About Margaret Riley
- Professor of Law, General Faculty
- Professor of Public Health Sciences, School of Medicine
- Professor of Public Policy, Batten School of Leadership and Public Policy
- Director, Animal Law Program
Margaret (Mimi) Foster Riley teaches food and drug law, health law, animal law, bioethics, regulation of clinical research and public health law.
Riley has written and presented extensively about health care law, biomedical research, genetics, reproductive technologies, stem cell research, animal biotechnology, health disparities and chronic disease. She serves as chair of UVA’s Embryonic Stem Cell Research Oversight Committee and as legal advisor to the Health Sciences Institutional Review Board, which is responsible for reviewing all human subject research at UVA involving medically invasive procedures. She served on the National Research Council Committee on Revisions to the Common Rule for the Protection of Human Subjects and has advised numerous committees of the Institute of Medicine and the Virginia Bar.
Before coming to Virginia, Riley was an associate with Pepper Hamilton & Scheetz in Philadelphia, where she worked primarily in complex securities, commercial and mass tort litigation. Prior to that position, she was a litigation associate with Rogers & Wells in New York. Riley received her law degree from Columbia University and her bachelor of arts from Duke University.
- “CRISPR Creations and Human Rights,” 11 Law & Ethics Hum. Rts. 225 (2017).
- “Implementing a Public Health Perspective in FDA Drug Regulation” (with Aaron S. Kesselheim and Patricia J. Zettler), 73 Food & Drug L. J. 221 (2018).
SSRN | HeinOnline (PDF)
- “FDA’s Pathway for Regulation of FMT: Not So Fraught” (with Bernat Olle), 2 J.L. & Biosci. 742 (2015).
- “Twenty-First Century Technology with Twentieth-Century Baggage: FDA Regulation of Regenerative Medicine,” in Holly Fernandez Lynch & I. Glenn Cohen, eds., FDA in the Twenty-First Century: The Challenges of Regulating Drugs and New Technologies 455 (Columbia University Press, 2015).
- “An Unfulfilled Promise: Changes Needed to the Drug Approval Process to Make Personalized Medicine a Reality,” 70 Food & Drug L.J. 289 (2015).
- “Whole-Genome Sequencing in Outbreak Analysis” (with others), 29 Clinical Microbiology Rev. 541 (2015).
- Proposed Revisions to the Common Rule for the Protection of Human Subjects in the Behavioral and Social Sciences (with others) (National Academies Press, 2014).
- “FDA Regulation of Antibiotic Use in Agricultural Animals,” Jurist, May 26, 2012.
- “In Plain Sight: A Solution to a Fundamental Challenge in Human Research” (with Lois Shepherd), 40 J.L. Med. & Ethics 970 (2012).
- “Federal Funding and the Institutional Evolution of Federal Regulation of Biomedical Research,” 5 Harv. L. & Pol’y Rev. 265 (2011).
- “How Should Ethics Affect FDA Regulation Of Genetically Engineered Animals?” Food & Drug Pol’y F., Vol. 1, No. 15 (August 2011).
- “Regulating Reproductive Genetics: A Review of American Bioethics Commissions and Comparison to the British Human Fertilisation and Embyology Authority” (with Richard Merrill), 6 Colum. Sci. & Tech. L. Rev. (2005).
- “A Critique of Human Cloning and Human Dignity: The Report of the President’s Council on Bioethics,” 20 J.L. & Pol. 463 (2004).
- 07/26/2021: What Is the HIPAA Privacy Rule? A Health Law Scholar Explains (The Conversation)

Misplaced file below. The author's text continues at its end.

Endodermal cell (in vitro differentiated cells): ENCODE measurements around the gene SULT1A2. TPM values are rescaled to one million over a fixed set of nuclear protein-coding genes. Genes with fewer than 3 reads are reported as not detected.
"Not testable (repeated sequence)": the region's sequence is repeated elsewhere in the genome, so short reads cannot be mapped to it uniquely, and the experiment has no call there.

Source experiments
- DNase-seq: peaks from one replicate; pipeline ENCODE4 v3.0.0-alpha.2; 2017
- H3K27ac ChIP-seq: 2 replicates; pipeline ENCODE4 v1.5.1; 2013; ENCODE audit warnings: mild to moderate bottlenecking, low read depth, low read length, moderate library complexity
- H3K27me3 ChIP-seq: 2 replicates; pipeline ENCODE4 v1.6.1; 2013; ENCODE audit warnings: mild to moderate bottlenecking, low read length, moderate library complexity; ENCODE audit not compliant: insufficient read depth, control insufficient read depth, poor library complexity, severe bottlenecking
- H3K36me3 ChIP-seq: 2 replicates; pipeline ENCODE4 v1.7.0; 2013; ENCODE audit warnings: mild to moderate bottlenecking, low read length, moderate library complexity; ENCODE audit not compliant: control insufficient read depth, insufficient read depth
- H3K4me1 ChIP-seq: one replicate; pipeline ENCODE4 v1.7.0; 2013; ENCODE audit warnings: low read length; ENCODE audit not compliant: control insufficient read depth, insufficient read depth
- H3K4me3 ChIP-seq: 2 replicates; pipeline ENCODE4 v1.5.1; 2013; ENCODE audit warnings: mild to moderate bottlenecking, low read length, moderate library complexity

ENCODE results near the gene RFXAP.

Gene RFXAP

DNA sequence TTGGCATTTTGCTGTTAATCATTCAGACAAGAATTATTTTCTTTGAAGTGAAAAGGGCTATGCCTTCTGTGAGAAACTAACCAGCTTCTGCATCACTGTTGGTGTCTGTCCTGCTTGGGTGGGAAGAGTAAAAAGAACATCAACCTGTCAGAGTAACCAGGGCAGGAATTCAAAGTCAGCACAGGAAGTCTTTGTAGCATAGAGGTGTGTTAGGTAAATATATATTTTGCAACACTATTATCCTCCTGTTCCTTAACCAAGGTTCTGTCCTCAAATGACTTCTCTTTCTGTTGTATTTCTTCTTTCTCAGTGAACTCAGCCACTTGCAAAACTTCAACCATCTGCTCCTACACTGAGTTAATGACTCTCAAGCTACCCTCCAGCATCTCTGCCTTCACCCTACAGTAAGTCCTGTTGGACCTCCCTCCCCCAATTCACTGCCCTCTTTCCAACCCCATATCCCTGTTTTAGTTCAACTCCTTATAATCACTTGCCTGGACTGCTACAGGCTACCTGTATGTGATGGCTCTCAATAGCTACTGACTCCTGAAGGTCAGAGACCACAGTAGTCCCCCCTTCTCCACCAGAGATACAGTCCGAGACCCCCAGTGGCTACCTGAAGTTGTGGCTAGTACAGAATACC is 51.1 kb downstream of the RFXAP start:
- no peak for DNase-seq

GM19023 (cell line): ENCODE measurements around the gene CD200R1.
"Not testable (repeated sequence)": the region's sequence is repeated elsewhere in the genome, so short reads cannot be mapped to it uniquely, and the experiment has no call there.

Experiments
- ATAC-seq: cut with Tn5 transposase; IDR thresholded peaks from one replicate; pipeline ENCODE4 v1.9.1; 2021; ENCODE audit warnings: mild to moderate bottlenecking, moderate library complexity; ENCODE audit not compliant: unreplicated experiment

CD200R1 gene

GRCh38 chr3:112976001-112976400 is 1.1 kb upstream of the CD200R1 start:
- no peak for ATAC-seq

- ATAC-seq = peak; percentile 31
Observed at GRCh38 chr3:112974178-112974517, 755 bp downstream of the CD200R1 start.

- 06/22/2021: Anti-Vax Group Mounts Legal Blitz To Sow Disinformation Against Vaccinations (The Guardian)
- 05/25/2021: Fact Check: Federal Law Does Not Prevent States, Businesses, Employers From Requiring COVID-19 Vaccines (USA Today)
- 05/25/2021: Can Businesses Ask Proof of COVID-19 Vaccination? Experts Explain HIPAA (Fox Business)
- 05/21/2021: VERIFY: Yes, Businesses Can Require Unvaccinated Customers To Wear Masks Even If There Are No Mandates (WUSA)
- 05/17/2021: Professor: ‘Unlikely’ Businesses Will Demand Proof of Vaccine (CBS6)
- 05/14/2021: People, Businesses in Charlottesville Navigate Through Confusion of New (Un)masking Guidance (NBC29)
- 01/27/2021: Can Biden Fix the Vaccine Mess? An Expert Says Yes (The Conversation)
- 01/22/2021: The Biden Administration Inherits the Covid-19 Crisis (Miller Center of Public Affairs)
- 12/01/2020: New HHS Policy Requires All Information to Be Released for Upcoming Rules (Government Executive)
- 11/16/2020: The Costs of Delay (Miller Center of Public Affairs)
- 11/09/2020: Biden Presses Ahead (Miller Center of Public Affairs)
- 11/05/2020: The Day After the Day After (Miller Center of Public Affairs)
- 11/05/2020: The Day After the Day After (Miller Center of Public Affairs)
- 10/15/2020: What Is HIPAA? 5 Questions Answered About the Medical Privacy Law that Protects Trump’s Test Results and Yours (The Conversation)
- 06/04/2020: The Internet of Bodies Is Here. This Is How It Could Change Our Lives (World Economic Forum)
- 11/13/2019: Google Sparks New Privacy Fears Over Health Care Data (The Hill)
- 10/22/2018: Ryan Establishes Committee To Facilitate Strategic Plan for UVA (UVA Today)
- 03/29/2018: President-Elect Ryan Appoints Search Committees for Provost, COO (UVA Today)
- 08/18/2017: Revisit NIH biosafety guidelines (Science Mag)
- 03/27/2017: UVA Anesthesiologist Faces $75,000 Malpractice Suit (The Cavalier Daily)
- 01/03/2017: Law Profs Examine 8 Legal Landmarks of 2016, and What They May Mean in 2017 (UVA Today)
- 06/16/2016: Hazel: Jail Inmate Died Within 24 Hours of Admission to State Hospital (Richmond Times-Dispatch)
- 06/04/2016: Trigger Warning: UVA Prof Weighs in on Gorilla Shot at Zoo (C’ville)
- 03/28/2016: Pig Farming: Addressing Environmental, Medical & Ethical Concerns (WVTF)
- 06/17/2015: With Obamacare in Peril at Court, Government Offers Scant Relief (Bloomberg Business)
- 05/23/2015: Four Whisleblowers Prompted HDL Investigation (Richmond Times-Dispatch)
- 12/05/2014: Does ACA Give Incentive to Hire Immigrants? (FactCheck.org)
- 12/02/2014: Does Obamacare Give Businesses a $3,000 Incentive to Hire Illegal Immigrants? (PolitiFact)